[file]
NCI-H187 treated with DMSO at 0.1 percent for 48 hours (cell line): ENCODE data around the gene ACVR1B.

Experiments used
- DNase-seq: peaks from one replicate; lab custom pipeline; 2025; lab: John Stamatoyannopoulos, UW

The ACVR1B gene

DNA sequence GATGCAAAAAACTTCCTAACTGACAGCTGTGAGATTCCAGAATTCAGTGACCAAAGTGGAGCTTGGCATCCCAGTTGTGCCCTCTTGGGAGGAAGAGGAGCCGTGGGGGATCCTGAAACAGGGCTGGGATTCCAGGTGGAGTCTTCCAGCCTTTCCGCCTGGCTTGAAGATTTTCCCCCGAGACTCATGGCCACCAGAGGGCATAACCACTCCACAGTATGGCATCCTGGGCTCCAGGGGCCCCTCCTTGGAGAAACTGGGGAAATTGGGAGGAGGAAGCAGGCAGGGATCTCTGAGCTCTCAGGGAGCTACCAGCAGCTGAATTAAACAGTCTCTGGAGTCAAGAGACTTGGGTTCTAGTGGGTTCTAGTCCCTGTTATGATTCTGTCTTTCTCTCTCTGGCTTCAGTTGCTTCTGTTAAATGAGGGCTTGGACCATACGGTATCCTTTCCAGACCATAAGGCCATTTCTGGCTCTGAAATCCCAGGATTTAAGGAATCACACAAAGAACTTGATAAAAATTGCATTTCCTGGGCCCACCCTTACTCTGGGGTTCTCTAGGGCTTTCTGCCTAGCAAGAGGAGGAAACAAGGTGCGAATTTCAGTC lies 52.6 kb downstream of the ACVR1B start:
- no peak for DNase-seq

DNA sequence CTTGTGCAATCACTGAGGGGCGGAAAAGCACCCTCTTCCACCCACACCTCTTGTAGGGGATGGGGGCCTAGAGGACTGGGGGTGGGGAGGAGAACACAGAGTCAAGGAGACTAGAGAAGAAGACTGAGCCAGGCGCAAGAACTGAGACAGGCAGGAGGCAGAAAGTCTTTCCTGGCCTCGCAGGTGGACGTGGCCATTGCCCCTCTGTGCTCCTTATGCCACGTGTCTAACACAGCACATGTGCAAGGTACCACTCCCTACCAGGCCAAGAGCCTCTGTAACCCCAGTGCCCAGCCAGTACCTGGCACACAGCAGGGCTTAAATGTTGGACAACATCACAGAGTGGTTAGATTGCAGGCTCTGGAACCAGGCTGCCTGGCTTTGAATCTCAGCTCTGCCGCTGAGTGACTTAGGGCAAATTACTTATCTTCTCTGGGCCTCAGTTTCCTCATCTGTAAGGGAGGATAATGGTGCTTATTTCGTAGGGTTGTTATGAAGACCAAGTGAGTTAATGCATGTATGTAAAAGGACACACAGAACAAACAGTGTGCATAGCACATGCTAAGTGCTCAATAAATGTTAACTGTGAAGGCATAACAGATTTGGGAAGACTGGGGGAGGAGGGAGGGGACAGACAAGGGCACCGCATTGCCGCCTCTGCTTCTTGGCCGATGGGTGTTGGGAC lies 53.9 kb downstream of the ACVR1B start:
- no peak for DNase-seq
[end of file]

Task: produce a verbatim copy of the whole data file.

NCI-H187 treated with DMSO at 0.1 percent for 48 hours (cell line): ENCODE data around the gene ACVR1B.

Experiments used
- DNase-seq: peaks from one replicate; lab custom pipeline; 2025; lab: John Stamatoyannopoulos, UW

The ACVR1B gene

DNA sequence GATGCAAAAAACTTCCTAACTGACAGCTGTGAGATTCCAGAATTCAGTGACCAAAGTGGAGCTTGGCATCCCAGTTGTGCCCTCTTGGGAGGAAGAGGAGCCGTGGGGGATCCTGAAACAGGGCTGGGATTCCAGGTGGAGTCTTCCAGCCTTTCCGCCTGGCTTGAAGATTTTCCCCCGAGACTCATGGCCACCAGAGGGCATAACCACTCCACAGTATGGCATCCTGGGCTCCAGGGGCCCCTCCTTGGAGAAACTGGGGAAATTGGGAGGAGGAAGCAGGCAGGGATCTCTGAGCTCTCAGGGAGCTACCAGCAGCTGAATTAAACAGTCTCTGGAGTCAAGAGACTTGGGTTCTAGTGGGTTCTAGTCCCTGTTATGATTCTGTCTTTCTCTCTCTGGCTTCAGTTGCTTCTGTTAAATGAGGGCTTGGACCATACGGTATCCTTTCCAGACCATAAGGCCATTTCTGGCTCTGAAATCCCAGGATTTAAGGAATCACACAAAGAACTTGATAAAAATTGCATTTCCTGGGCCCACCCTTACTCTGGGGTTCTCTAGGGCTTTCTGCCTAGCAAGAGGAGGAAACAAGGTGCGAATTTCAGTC lies 52.6 kb downstream of the ACVR1B start:
- no peak for DNase-seq

DNA sequence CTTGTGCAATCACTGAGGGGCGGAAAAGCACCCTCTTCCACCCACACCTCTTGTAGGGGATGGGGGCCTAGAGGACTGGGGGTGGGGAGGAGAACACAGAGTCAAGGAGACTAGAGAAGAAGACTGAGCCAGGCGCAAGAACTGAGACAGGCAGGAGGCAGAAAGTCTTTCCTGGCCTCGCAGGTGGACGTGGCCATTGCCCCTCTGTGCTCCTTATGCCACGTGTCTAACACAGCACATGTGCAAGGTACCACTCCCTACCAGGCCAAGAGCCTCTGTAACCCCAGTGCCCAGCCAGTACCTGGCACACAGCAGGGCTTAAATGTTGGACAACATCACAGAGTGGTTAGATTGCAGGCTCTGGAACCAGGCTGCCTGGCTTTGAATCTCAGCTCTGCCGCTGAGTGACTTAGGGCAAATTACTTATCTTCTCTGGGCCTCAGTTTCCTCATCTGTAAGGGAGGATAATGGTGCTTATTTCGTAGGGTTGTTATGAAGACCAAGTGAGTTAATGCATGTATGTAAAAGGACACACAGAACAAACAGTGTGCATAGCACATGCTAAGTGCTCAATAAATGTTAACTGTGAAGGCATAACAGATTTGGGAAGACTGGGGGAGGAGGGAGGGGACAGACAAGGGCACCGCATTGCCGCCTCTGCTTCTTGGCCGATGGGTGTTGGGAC lies 53.9 kb downstream of the ACVR1B start:
- no peak for DNase-seq